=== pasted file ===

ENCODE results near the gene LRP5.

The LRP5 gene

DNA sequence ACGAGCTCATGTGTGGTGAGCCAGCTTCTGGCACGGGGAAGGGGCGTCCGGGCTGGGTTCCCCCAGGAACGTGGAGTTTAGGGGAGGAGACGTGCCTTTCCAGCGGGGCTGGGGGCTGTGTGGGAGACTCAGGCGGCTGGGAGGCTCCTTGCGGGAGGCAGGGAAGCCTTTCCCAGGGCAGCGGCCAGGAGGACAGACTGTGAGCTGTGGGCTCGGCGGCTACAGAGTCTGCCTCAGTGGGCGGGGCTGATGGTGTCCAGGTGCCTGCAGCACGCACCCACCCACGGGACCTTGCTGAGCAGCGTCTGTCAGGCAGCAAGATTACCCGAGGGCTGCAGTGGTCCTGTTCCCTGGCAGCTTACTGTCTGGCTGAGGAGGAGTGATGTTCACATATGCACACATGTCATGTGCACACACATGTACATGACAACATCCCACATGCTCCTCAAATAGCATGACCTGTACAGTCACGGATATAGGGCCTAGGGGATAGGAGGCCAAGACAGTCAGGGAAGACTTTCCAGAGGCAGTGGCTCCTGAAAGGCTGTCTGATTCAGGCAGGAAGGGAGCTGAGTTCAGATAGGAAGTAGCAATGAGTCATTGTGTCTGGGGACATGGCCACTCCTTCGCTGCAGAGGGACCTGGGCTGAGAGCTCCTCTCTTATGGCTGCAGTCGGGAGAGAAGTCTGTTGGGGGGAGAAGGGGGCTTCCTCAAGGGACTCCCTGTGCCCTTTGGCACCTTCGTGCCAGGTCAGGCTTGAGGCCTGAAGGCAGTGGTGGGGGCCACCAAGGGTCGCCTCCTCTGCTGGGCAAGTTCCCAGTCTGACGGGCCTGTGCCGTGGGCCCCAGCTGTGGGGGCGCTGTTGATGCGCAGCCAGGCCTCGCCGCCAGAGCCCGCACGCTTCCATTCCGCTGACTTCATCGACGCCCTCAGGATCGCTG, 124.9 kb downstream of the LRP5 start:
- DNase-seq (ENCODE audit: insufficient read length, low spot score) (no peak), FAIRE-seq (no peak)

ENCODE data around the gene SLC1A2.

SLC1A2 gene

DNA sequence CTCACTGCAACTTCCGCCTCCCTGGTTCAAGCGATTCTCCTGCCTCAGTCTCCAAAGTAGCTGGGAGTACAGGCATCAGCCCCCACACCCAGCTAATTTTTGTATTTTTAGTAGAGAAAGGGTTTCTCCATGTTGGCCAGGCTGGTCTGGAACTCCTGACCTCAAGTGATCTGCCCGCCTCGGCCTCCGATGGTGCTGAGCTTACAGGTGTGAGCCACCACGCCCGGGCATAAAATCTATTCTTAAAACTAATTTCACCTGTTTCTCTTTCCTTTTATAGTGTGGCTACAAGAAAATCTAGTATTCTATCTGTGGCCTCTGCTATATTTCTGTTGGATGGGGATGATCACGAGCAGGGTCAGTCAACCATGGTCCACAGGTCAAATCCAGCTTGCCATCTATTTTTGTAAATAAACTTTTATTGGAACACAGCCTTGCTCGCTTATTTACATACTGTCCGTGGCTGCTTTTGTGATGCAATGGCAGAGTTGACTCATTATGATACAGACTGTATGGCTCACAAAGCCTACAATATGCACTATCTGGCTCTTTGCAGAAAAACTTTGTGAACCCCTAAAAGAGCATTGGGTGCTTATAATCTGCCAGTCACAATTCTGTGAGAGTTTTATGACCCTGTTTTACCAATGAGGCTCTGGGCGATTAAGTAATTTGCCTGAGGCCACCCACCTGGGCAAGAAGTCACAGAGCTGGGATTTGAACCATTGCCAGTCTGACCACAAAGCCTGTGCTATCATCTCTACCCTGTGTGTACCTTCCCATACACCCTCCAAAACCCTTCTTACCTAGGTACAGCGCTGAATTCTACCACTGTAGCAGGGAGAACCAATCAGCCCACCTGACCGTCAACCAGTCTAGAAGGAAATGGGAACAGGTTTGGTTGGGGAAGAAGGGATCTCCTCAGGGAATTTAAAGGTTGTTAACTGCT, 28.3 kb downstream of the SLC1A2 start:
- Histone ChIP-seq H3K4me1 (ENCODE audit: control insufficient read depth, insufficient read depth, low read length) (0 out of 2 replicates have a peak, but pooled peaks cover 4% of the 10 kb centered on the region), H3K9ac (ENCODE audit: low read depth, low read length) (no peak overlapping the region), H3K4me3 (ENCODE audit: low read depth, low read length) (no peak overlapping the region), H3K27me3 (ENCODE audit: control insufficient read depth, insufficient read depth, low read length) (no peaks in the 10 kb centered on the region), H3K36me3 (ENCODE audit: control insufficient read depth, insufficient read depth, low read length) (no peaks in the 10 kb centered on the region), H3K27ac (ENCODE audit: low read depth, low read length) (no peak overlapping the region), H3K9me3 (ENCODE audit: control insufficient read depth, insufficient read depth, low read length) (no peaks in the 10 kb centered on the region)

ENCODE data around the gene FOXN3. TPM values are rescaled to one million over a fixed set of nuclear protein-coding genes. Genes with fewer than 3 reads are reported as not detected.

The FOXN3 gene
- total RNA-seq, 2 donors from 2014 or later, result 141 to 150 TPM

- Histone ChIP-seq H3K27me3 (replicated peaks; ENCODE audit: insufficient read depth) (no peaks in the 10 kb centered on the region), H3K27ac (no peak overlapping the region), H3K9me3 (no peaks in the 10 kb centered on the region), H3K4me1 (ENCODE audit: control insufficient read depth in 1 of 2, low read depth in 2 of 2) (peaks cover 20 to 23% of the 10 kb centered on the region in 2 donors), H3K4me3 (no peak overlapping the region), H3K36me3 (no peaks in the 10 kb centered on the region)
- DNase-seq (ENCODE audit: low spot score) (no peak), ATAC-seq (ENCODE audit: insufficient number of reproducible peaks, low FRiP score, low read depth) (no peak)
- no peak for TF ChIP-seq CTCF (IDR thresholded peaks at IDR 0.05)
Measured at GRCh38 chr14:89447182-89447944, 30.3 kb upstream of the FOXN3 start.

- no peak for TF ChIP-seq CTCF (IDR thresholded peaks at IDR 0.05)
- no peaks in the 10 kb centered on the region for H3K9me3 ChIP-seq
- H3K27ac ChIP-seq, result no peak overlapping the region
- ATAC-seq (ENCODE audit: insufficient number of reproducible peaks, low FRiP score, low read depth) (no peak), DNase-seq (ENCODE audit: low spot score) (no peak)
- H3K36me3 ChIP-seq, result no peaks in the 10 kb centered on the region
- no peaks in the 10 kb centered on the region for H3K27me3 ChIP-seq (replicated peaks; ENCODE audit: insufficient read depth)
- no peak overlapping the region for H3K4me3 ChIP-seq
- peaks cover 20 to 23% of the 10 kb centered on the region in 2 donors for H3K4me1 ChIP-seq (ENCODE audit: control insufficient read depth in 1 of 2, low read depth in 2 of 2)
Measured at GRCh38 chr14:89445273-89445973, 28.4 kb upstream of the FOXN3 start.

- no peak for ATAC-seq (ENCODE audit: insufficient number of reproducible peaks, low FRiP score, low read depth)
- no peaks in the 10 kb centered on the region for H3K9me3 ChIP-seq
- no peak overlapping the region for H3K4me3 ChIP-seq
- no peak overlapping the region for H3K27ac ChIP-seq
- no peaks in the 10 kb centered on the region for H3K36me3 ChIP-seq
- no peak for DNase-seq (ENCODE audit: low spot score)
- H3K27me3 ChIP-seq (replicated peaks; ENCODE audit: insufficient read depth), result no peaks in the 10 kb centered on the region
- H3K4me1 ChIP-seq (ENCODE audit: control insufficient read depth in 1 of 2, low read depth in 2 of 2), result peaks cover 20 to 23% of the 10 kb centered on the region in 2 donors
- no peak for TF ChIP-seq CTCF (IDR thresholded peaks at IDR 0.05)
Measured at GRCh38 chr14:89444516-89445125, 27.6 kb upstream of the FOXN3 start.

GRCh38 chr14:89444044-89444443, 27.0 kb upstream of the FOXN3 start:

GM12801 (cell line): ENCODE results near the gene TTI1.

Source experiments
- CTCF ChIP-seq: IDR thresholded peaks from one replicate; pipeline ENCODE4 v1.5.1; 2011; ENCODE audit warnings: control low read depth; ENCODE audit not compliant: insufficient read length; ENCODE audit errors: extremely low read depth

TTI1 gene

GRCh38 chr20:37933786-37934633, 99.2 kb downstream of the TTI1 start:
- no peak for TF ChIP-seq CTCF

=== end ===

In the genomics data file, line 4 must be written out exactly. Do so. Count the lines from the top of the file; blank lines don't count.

- DNase-seq (ENCODE audit: insufficient read length, low spot score) (no peak), FAIRE-seq (no peak)